Spartathlon DNF - Darren shares it how it was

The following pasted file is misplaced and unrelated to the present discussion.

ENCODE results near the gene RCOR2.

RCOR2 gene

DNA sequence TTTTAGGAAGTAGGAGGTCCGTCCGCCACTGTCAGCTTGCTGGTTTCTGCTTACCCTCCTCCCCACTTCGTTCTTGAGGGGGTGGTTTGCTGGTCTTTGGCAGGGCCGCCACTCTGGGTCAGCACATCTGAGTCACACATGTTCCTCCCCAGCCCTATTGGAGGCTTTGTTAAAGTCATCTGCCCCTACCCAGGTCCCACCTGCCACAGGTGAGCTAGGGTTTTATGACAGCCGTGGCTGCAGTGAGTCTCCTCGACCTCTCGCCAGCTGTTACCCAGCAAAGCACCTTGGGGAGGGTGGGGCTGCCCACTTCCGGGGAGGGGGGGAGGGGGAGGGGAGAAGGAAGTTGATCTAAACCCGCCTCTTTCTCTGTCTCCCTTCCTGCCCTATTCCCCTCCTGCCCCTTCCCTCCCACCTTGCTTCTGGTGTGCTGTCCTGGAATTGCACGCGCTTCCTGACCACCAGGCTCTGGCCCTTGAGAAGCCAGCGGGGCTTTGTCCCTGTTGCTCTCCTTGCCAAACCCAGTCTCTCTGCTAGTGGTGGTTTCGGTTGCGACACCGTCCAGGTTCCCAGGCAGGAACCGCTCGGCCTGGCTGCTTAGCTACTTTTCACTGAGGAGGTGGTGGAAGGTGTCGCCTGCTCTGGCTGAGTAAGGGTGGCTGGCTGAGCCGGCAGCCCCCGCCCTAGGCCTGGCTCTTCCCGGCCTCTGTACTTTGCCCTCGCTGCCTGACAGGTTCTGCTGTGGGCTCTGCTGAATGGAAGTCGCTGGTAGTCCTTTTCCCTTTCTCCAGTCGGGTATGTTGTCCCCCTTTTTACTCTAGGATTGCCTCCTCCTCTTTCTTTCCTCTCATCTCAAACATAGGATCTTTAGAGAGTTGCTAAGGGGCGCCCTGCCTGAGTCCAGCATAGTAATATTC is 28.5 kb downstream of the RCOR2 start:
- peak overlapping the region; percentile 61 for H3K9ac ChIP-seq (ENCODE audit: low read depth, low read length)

Saturday 1st October 2016, 12:40pm, 25 miles north of Sparta, Greece. I can see it, it's just there, the checkpoint, there at the top of the rise, about 200 metres away. I'm stumbling towards it, weaving, shuffling, moving slower than a crawl. My legs are shot, they won't respond to my mind's feeble exhortations. It's 33 degrees, but feels like more. I'm being pasted by the sun, burning me from what feels like directly above. There is no breeze, and the heat is radiating off the road, burning me from below. I've lost around 15 minutes of my precious buffer against the race cutoffs just in the last couple of miles, and I know, I know deep inside that this race is over for me. I'm nearly at the checkpoint now, my crew and supporter team are there, though they are not supposed to be. They are trying to encourage me not to stop, they have given so much to this race too, they are so invested in it. I can hear the panic in their voices, my wife Rosie is verging on tears, they are upset. They are not allowed to touch me here, so they can only ask the checkpoint team to help me, they are arguing a little with the checkpoint team, and are told to back off. I ask to sit down, for the first time in nearly 31 hours and 128 miles, I ask to sit down. I think there are a couple of minutes where I make some slow attempts to drink something or cool down a bit, but it's hopeless, all the fight has left me. Everything has left me. It's over. I put my head in my hands, and let the tears come. So ended my attempt at this year's Spartathlon, in failure. But before the failure, there was a hell of a lot of good stuff, so i'm going to try to capture as much of it here as I can, because it will help me learn for next time, if there is a next time. And hopefully there are a few people out there who enjoy reading this kind of thing and can learn something, even from a DNF. Sorry for the length of this post, thanks for reading. Stage 1 - Athens to Megara Friday 30th September, 2016, 7am, the Acropolis. Athens, Greece. This is it, the biggest race of my life, the biggest physical undertaking i've attempted to date. I'm nervous, but not cripplingly so. I'm relishing the challenge ahead, our "war" is about to begin. 390 runners from all over the world crowd the makeshift start line and before we know it we are off and away. My running buddy James and I are quickly separated in the rush of people down the hill and away from the Acropolis, but it's ok, we have plenty of time to get back together. James finished this race last year, and we're aiming to run this one together as much as we can, but with the agreement that we'll split up if we have to. Down into the streets of Athens we go.... finally I am in this race, after years of thinking about it, what a buzz! It is rush hour in Athens, and we are running on fairly major roads. The police do an incredible job of holding back the traffic at major junctions to let the race pass, drivers leaning on their horns at us, whether in frustration or encouragement i'm not sure. James and I hook up for a while and then drift apart again, and I spend some time chatting with other runners. I lock into the same pace as Sophie Power from the British team, and we spend a good few miles chatting away about running, life in London, our kids etc etc. Sophie and I run up the hill out of Athens together at a decent clip, nothing too crazy pace wise though. We are playing leapfrog with Rusty Rusk, also from the British Team, who is adopting a run/walk strategy from the start. On past the half marathon mark and eventually Sophie and I drift apart, and James and I join forces. It's time to stick together and go to work. For the next little while we find our rhythm, keeping a good pace whilst making sure we stay as cool as possible as the mercury is starting to rise. At every checkpoint, we dunk our hats into buckets of water and get a sponge over our heads and necks. Also ice cubes inside our "buffs" wherever possible. We are keeping perfect pace against our plan, and both feeling good. We start going through some oil refineries outside Athens and it's all a bit grotty, but it doesn't bother me too much. At some point we are briefly running with Rob Pinnington, captain of the British team, but he seems to be struggling. James tries to encourage Rob to come with us, but we drift apart from him and James and I push on. Thanks Rob for getting some ice cubes for me at one of the checkpoints there and showing me how to wrap it into a buff. At some points coming out of Athens, there were groups of schoolkids who'd been let off their lessons for a little while to come and see the race. They'd line up along the road for high fives from the runners, which was very cool and a nice boost. I hope they get the chance to run Spartathlon one day, it's a big deal in Greece. Eventually we get near to Megara, the marathon mark and the first point where we can receive assistance from our crew. I have my brother Jeff and best man Garry crewing for me, whilst James has his wife Laura and our mate Jamie Holmes, a man who finished this race last year. Later on Rosie will join us at Corinth as a supporter. The Megara checkpoint is just loads of cars parked up on either side of the road. We have to go across a timing mat so our time can be recorded and then find our crew. Fortunately, Garry is out on spotting duty and he gets hold of us and leads us through the crowds and up to the cars, otherwise it could have been quite stressful. We reach the marathon mark in 4:15, bang on schedule. Our crew treat us, getting us cooled down again and our bottles and pockets restocked. They are well organised and on the case, getting us out of there probably in under 3 minutes. Fortified, we push on. Stage 2 - Megara to Corinth We're into the race now, and it feels great. Part of me had been worried about dropping out for some reason in the really early stages, and having huge regrets. So far that hasn't happened, and i'm feeling good about our prospects. But, the sun is now fully up and it is hot, hot, hot. Time to see if all that sauna training I did had any impact. The course also is now hillier and we have to get up to Corinth, 23.5 miles away, in about 4 hours 35 minutes. It doesn't sound too hard but believe me when I say it's no cakewalk! The bonus here is that we now have some stunning scenery to take our minds off the effort. We are running along the old coastal road with the Saronic Gulf on our left. It is really beautiful, and the quality of the road is very good, so we are able to coast along not wo